The characters are so deeply discussed, so diligently investigated, that we don’t question their motives as individuals, rather the messed up milieu they’ve lived in.

It’s a milieu we all live in. It’s reality. It’s this world.

It’s the stain in us all.

Tuesday, August 01, 2006

I am who I am

“Was the secret merely the tincture barely tinting the coloration of the man’s total being or was the totality of his being nothing but a tincture in the shoreless sea of a lifelong secret? Did he relax his vigilance, or was it like being a fugitive forever?”

(from The Human Stain by Philip Roth)

“MAY kuwento ako sayo…

“I’m gay.”

It came out of the blue. We were sitting in the smokers’ pocket garden. I think we were talking about what our next classes were when she said this to me.

I remember her mentioning to me a few weeks before after one of our classes that she was meeting up with her “girlfriend,” so the fact that she was a lesbian wasn’t so surprising.

Perhaps it was how she said it that surprised me—as if she had to get that fact out of the way, as if it was potentially a ground for misunderstanding.

People make a big deal about these sorts of proclamations or announcements—“coming out” as they have coined it. Look how many headlines Lance Bass, formerly of N’SYNC, got when he announced he was gay. (Tanong ko lang: hindi ba obvious noong dati pa?)

It’s interesting what people have to do to get discomfort (brought about by who they are) out of the way. It’s telling, perhaps, of the inner dialogue they have, which is started by perception brought unto them by society.

That girl, my friend, relating to me something we have in common—an attraction to women—was expressing her inner dialogue, her coming to terms with herself. She’s very confident and self-aware. The significance of her sexual preference to her is probably magnified because of society’s views on homosexuality.

Calling the inner dialogue “insecurity” would overly simplify an issue that goes beyond personal persecution. Its complexity involves family, values, politics, religion—basically all major institutions in society.

But why?

She is who she is. That should be it.

I have a gay uncle whose mother (kapatid ng lola ko) is still in denial about his sexuality. Whether gay or not, whether lawyer or farmer, whether fat or skinny, whether fair-skinned or dark, he is still her son. Those other things shouldn’t matter.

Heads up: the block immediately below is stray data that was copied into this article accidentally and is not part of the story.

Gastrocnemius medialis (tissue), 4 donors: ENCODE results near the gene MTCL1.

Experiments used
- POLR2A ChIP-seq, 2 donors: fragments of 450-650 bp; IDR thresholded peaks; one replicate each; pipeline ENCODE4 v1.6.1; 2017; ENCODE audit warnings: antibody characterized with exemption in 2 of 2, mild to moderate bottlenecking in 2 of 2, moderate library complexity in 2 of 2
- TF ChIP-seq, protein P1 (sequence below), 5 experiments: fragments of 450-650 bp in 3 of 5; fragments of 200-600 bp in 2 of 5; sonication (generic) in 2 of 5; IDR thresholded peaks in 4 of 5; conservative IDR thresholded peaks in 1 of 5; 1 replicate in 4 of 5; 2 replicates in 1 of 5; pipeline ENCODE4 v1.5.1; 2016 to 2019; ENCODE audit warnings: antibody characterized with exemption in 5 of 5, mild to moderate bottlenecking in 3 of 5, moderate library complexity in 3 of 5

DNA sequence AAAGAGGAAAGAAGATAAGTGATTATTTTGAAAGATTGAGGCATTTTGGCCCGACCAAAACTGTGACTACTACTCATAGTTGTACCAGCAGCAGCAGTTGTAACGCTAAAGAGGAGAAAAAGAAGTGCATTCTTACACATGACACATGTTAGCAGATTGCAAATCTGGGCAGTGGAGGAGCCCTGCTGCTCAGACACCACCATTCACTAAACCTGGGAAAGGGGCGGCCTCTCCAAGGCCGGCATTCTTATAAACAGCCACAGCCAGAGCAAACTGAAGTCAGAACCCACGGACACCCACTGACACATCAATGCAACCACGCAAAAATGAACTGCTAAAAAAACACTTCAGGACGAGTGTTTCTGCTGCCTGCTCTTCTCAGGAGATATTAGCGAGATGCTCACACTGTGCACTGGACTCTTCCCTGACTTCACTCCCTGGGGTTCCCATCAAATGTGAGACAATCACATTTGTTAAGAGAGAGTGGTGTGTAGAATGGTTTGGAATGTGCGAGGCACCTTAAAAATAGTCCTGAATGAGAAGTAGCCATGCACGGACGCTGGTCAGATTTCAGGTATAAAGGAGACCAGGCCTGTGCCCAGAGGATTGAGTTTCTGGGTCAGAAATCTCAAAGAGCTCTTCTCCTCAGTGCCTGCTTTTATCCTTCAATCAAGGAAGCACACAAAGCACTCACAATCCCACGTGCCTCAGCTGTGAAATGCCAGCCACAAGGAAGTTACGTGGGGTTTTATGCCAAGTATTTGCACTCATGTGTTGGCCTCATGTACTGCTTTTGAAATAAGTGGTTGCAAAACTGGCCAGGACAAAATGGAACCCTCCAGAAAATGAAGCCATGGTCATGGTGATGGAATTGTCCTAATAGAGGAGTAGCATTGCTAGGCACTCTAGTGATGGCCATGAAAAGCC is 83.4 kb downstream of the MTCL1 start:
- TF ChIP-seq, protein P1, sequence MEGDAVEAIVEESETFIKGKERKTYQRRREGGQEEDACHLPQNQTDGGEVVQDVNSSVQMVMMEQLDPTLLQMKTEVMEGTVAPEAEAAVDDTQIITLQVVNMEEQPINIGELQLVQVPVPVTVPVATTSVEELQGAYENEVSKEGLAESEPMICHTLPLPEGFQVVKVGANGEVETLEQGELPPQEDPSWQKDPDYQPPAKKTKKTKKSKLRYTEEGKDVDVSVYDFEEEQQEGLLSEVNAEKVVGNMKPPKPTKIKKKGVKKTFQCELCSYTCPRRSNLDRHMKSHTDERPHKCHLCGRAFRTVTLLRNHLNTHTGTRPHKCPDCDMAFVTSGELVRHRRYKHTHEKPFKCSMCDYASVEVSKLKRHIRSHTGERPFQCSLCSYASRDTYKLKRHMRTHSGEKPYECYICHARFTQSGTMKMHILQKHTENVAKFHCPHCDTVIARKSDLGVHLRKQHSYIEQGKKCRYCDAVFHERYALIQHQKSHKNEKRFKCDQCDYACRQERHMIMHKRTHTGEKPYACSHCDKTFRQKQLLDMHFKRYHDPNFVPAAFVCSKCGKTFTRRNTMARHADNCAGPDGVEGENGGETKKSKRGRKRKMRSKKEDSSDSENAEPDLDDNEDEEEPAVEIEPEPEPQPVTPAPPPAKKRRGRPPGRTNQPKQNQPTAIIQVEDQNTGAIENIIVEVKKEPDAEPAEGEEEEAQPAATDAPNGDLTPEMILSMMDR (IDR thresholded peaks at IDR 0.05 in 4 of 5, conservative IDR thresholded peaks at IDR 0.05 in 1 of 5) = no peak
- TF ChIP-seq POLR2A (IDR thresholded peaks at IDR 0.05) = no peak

Lola naman… anak mo yan!

African-Americans don’t need to announce their race because it can obviously be seen. But notice how their success often comes with a qualifying statement about their race (ex. the first African-American to do this and that). In such a world, you can’t blame the many who go about life subconsciously with a chip on their shoulder.

Coleman Silk, the protagonist of Philip Roth’s The Human Stain, spent his entire adult life denying his being African-American. He claimed that he was a Jew in order to get ahead in life in a time and in a country where racial discrimination was (and still is) a big deal.

Silk thought that he was outsmarting society, but society was truly playing tricks on him by making him deny who he was. He thought he was helping himself. He was actually losing himself.

Inner dialogues lead to existential questions and statements that are only made difficult because of society’s norms and judgmental ways.

We all have those statements in us, the results of our inner dialogues, the synthesizing of our coming to terms with who we are. Many don’t have the courage to actually say them. But why does the world have to present the possibility of fear in the first place?

The world went through a stage of being paranoid about Muslims after 9/11 (probably more so in the west, though its prevalence here in the Philippines can’t be denied).

I’m a Catholic. As my parents both worked, I was raised by our Muslim maids in the predominantly Islamic country of Indonesia. I’ve never had any problems with any of the Muslims I’ve grown up around. I owe them a lot. My family and I have shared in their Islamic festivities as they’ve shared in our Christian celebrations.

We’re all people. And regardless of what categories we belong to, people are generally good.

Hi. I’m Martin.

Who I am is who I am.

That’s it. That should be it.

Life in this world is not that simply. Unfortunately.

To the girl who thinks that this is only about her: this is not about you at all, rather about us all as humans, as inspired by a casual conversation I had with you that I think shows the intricacies of being who we are individually amidst a world that often tries to deny us.